Lawler disagrees. Although he concedes that the Darwinian account of human nature is at least partially true, he complains that it's not the whole truth, because it fails to see that human beings are not just "clever chimps," because unlike all other animals, human beings feel themselves to be aliens in the universe, creatures with transcendent longings for another world where they will be eternally loved and cared for by the God who created them.

Lawler shows himself to be a conservative who is ambivalent about Darwinism. On the one hand, he welcomes Darwinian science as supporting the conservative view of the natural sociality of human beings. On the other hand, he scorns Darwinian science for promoting what he assumes to be a reductionistic, materialistic, and atheistic view of human nature that denigrates the transcendent longings of the human soul.

Lawler is bothered by the closing sentences of my book Darwinian Natural Right: "We have not been thrown into nature from some place far away. We come from nature. It is our home." I put those sentences at the end of the book to provoke the Heideggerians. And it worked. As a Heideggerian existentialist, Lawler thinks human beings really were "thrown" into nature from some place far away, and so they properly long to escape from their alienated captivity in nature. They want to return to that mysterious Being beyond nature that is the source of their being. He believes that this longing to escape from nature is what makes us uniquely human in a way that sets us apart from and above all other animals, who have no such longing.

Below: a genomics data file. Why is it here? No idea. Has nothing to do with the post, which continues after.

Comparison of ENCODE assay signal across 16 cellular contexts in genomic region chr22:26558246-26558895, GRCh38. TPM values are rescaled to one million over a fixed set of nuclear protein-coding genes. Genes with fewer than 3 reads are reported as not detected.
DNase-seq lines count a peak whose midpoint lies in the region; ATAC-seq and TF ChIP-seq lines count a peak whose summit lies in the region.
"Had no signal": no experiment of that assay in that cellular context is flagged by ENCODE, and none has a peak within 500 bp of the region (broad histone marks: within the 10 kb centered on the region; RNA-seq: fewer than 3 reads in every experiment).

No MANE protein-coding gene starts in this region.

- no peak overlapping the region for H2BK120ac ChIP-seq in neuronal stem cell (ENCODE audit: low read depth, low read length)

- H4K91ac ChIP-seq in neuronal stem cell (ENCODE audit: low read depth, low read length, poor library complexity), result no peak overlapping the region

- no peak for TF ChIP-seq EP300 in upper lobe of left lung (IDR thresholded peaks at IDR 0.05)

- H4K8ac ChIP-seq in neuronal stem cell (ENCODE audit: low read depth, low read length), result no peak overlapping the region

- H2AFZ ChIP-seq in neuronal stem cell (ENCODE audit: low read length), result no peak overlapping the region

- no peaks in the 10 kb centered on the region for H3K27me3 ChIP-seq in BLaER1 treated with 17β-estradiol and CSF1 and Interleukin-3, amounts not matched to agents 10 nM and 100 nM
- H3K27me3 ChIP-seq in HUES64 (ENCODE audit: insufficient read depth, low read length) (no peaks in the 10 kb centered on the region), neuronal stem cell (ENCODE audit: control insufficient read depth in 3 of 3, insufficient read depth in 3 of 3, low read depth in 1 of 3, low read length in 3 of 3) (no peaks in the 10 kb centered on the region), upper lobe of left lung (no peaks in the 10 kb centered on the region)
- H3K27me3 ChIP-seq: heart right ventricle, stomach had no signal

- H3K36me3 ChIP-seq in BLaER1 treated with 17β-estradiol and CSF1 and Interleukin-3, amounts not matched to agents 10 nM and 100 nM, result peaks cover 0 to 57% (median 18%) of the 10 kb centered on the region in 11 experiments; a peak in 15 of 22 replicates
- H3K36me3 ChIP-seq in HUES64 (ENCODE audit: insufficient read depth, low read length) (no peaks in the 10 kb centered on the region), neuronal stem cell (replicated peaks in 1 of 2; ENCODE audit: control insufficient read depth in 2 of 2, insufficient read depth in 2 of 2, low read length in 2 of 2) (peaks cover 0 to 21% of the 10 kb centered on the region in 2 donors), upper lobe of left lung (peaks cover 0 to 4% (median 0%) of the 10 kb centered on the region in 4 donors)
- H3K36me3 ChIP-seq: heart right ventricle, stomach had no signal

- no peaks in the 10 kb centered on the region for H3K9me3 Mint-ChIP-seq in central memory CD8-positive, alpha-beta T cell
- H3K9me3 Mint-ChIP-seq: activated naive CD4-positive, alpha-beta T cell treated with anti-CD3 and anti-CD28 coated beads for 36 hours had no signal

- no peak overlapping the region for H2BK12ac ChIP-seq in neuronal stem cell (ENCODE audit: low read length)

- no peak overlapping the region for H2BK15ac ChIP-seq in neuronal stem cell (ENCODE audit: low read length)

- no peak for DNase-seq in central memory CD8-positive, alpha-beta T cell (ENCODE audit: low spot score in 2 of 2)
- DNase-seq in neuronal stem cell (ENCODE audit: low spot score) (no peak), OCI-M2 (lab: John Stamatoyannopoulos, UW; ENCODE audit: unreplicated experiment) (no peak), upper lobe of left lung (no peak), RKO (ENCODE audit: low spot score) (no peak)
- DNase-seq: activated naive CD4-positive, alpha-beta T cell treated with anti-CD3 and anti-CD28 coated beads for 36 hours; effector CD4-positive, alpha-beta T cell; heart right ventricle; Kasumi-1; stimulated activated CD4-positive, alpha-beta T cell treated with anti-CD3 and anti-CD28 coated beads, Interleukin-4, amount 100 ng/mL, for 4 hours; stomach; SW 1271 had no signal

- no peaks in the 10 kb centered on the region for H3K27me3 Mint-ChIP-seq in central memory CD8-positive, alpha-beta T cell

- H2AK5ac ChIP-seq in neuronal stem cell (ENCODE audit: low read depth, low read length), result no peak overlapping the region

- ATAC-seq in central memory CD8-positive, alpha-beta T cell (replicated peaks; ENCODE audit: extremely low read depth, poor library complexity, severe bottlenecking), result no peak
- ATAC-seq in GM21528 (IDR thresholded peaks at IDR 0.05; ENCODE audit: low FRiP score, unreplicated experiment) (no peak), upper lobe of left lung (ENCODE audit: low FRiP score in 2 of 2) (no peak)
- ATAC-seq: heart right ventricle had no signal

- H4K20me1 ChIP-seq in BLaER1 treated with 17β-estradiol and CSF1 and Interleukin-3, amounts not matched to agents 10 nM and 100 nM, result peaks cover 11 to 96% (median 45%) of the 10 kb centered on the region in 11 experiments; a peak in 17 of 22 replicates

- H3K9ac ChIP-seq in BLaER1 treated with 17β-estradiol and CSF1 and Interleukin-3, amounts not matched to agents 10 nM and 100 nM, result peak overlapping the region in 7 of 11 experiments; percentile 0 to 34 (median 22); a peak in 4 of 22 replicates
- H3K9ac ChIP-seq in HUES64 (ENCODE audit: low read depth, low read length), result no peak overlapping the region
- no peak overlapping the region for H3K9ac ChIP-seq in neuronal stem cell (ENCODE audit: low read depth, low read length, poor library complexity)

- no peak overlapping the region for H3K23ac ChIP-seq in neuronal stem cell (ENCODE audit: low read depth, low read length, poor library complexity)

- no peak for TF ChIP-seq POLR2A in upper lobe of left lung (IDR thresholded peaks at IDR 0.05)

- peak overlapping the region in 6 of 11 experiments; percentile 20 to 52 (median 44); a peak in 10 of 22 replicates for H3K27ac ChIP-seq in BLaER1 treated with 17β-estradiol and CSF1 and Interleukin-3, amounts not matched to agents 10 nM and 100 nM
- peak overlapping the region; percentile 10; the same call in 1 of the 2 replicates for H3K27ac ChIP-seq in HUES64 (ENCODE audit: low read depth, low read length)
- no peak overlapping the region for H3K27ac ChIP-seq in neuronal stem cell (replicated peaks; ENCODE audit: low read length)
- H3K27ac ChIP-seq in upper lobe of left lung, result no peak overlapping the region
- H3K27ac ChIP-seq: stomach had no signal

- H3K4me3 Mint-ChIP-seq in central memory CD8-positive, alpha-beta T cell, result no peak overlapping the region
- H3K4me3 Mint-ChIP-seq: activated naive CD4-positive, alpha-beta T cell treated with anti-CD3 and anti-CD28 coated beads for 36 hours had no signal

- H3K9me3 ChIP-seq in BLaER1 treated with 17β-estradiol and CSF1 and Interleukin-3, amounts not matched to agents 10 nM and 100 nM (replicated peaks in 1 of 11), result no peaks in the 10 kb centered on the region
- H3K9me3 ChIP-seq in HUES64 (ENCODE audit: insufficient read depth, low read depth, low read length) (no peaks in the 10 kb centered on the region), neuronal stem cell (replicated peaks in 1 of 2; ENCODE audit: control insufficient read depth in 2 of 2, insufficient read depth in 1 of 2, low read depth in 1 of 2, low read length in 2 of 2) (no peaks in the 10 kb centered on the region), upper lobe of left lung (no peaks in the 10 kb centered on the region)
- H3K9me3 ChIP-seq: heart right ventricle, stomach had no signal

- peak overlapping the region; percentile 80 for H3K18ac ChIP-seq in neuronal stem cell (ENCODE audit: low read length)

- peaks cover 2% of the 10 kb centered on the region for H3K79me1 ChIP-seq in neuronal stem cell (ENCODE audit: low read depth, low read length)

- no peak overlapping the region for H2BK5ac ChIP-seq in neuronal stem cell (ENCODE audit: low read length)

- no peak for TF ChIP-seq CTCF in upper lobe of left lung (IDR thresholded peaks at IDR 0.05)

So when he sees me apparently denigrating that transcendent longing as illusory, he rejects this as a "reductionistic" claim that human beings are just animals--"clever chimps"--who differ only in degree, not in kind, from other animals. This is what he calls the "Darwinian lullaby," because it seems to teach us to relax like other animals and give up those illusory longings for the transcendent that only create unnecessary anxiety.

Do I believe that we human beings are just "clever chimps"? Well, no, I would be a little more precise than that. I would say that we are very clever social mammals.